Lee Harvey Oswald
After all these years, some of us may have wished we’d have forgotten that name by now. To others, the reaction may even be “Who is Lee Harvey Oswald?“.
Briefly put, Lee Harvey Oswald assassinated President John F. Kennedy. Many disagree, but it is Oswald who has gone down into the history book for the act.
JFK, the 35th President of the United States, took office in January 1961. In November 1963 terrible history was made.
Now, on January 15, 2015, a letter, signed simply “Your Brother Lee” goes on auction at goldinauctions.com where they introduce it saying:
Presented is a letter from Lee to his brother Robert Oswald, written from Russia in late November, 1961. Oswald discusses Christmas gifts and visa issues, sports and candy, a normal brother-to-brother correspondence. Less than 2 years from when this letter was written, both JFK and Oswald would be dead and the world forever changed.
Images and letter content are available on their site where, for a minimum starting bid of $4,000 Oswald’s letter is available to a collector.
NOTE: after the auction closes, links to the letter may no longer work.
TSLAC Image details:
TSLAC Displays Unique Items from Texas’ Investigation into President Kennedy’s Assassination 10.22.13
Texas Investigates: the Assassination of President John F. Kennedy and Wounding of Governor John B. Connally opened to the public Tuesday, October 22, in the lobby of TSLAC’s Lorenzo de Zavala State Archives and Library Building, where it will remain through February 14, 2014.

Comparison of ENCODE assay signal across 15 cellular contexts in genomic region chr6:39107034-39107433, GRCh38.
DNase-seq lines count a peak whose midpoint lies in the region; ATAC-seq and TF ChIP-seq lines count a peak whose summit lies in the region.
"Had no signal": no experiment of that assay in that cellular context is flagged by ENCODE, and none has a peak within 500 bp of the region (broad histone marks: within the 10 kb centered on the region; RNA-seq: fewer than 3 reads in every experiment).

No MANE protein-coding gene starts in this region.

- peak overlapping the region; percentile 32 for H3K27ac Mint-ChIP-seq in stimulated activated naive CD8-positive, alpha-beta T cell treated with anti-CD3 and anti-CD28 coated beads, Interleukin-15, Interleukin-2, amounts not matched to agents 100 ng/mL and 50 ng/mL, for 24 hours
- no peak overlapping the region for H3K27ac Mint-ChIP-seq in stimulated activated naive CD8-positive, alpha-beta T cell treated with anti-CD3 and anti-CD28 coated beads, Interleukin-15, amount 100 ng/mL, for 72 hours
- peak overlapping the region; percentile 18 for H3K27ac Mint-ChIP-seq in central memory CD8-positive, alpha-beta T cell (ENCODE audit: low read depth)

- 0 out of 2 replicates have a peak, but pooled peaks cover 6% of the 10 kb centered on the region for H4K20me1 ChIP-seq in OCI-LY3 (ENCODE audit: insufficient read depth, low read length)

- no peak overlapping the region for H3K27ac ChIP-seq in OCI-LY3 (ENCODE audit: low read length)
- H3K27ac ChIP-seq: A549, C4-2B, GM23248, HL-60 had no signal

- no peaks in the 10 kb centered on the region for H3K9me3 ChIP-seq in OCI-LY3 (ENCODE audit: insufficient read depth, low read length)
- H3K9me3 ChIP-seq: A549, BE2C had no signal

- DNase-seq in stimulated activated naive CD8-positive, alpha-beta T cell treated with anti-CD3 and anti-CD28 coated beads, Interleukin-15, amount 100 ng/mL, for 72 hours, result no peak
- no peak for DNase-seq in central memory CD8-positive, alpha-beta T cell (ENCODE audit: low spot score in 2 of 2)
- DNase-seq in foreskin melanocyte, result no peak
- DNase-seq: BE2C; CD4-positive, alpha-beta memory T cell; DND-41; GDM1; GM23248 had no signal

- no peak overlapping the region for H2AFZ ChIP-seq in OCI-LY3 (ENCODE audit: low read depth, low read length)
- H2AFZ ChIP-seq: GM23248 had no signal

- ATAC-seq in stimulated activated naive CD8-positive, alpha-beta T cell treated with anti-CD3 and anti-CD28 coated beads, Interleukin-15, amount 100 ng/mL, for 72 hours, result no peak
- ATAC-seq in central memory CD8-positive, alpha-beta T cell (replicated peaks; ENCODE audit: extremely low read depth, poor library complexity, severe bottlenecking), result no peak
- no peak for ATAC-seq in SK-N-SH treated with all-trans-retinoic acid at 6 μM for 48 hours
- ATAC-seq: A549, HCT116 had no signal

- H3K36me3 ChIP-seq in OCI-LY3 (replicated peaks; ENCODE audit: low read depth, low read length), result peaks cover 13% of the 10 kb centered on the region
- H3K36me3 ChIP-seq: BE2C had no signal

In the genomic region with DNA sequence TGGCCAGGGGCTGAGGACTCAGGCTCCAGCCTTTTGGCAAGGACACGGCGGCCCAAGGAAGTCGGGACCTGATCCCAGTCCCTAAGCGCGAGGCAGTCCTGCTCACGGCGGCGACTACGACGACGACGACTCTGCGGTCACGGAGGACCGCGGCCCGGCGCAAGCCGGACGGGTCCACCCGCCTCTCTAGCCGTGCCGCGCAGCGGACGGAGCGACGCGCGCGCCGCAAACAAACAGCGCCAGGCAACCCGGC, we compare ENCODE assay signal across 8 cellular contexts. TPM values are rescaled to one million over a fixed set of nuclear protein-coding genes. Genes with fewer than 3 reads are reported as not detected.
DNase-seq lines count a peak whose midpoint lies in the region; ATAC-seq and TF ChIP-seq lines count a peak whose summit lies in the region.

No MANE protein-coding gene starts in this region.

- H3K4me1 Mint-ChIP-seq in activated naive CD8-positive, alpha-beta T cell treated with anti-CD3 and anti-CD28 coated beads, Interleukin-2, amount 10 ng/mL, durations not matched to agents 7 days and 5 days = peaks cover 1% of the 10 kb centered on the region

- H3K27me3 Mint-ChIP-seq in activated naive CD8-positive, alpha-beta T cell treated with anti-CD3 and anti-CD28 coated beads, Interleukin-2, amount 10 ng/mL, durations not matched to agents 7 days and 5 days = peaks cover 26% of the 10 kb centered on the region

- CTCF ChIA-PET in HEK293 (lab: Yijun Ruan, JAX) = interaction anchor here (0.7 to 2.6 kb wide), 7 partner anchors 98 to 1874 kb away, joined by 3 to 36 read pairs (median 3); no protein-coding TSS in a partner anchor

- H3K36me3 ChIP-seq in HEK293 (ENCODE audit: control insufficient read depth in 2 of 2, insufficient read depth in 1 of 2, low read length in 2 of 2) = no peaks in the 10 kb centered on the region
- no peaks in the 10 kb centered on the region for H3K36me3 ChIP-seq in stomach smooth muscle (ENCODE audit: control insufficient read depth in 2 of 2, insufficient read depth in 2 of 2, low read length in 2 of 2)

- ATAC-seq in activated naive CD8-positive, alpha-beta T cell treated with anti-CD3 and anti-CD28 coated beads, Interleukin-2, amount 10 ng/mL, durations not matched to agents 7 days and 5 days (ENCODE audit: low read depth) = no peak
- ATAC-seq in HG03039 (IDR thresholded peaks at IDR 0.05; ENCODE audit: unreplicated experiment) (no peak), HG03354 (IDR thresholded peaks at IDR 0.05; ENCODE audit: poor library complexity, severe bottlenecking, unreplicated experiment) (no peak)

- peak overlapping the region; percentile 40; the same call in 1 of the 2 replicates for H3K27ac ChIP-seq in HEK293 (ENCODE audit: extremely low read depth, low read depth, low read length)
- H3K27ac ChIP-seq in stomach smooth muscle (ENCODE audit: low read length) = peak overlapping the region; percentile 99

The exhibit features materials gathered and created by the Texas Attorney General and the Department of Public Safety in the course of their investigations into the assassination of the president and the subsequent murder of Lee Harvey Oswald by Jack Ruby. The centerpiece of the exhibit is the suit of clothing Governor Connally wore that day and which indicates the positions of his injuries. In January 1964 the Governor donated his clothing to TSLAC, where, due to public interest, it was displayed for a brief time. This exhibit is the first public viewing of the suit since March 30, 1964.